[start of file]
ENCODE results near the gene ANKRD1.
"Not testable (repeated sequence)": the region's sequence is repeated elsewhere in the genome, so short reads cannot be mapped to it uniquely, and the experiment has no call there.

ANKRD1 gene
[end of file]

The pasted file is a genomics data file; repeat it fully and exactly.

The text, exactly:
ENCODE results near the gene ANKRD1.
"Not testable (repeated sequence)": the region's sequence is repeated elsewhere in the genome, so short reads cannot be mapped to it uniquely, and the experiment has no call there.

ANKRD1 gene